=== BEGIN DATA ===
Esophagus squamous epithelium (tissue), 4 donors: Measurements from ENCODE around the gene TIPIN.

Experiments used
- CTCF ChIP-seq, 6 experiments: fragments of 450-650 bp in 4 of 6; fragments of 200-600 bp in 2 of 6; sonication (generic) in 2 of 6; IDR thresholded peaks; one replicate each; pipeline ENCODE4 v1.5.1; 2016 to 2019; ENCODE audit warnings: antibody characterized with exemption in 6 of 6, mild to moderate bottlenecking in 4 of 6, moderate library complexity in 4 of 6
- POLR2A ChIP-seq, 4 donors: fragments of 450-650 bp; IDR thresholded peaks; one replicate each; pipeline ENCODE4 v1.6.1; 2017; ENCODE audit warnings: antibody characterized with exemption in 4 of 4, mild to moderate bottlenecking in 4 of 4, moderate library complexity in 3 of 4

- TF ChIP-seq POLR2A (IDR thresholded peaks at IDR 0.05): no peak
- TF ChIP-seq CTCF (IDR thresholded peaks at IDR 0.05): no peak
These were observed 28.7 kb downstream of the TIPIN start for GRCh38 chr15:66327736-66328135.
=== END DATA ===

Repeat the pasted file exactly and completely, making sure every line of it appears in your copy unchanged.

Esophagus squamous epithelium (tissue), 4 donors: Measurements from ENCODE around the gene TIPIN.

Experiments used
- CTCF ChIP-seq, 6 experiments: fragments of 450-650 bp in 4 of 6; fragments of 200-600 bp in 2 of 6; sonication (generic) in 2 of 6; IDR thresholded peaks; one replicate each; pipeline ENCODE4 v1.5.1; 2016 to 2019; ENCODE audit warnings: antibody characterized with exemption in 6 of 6, mild to moderate bottlenecking in 4 of 6, moderate library complexity in 4 of 6
- POLR2A ChIP-seq, 4 donors: fragments of 450-650 bp; IDR thresholded peaks; one replicate each; pipeline ENCODE4 v1.6.1; 2017; ENCODE audit warnings: antibody characterized with exemption in 4 of 4, mild to moderate bottlenecking in 4 of 4, moderate library complexity in 3 of 4

- TF ChIP-seq POLR2A (IDR thresholded peaks at IDR 0.05): no peak
- TF ChIP-seq CTCF (IDR thresholded peaks at IDR 0.05): no peak
These were observed 28.7 kb downstream of the TIPIN start for GRCh38 chr15:66327736-66328135.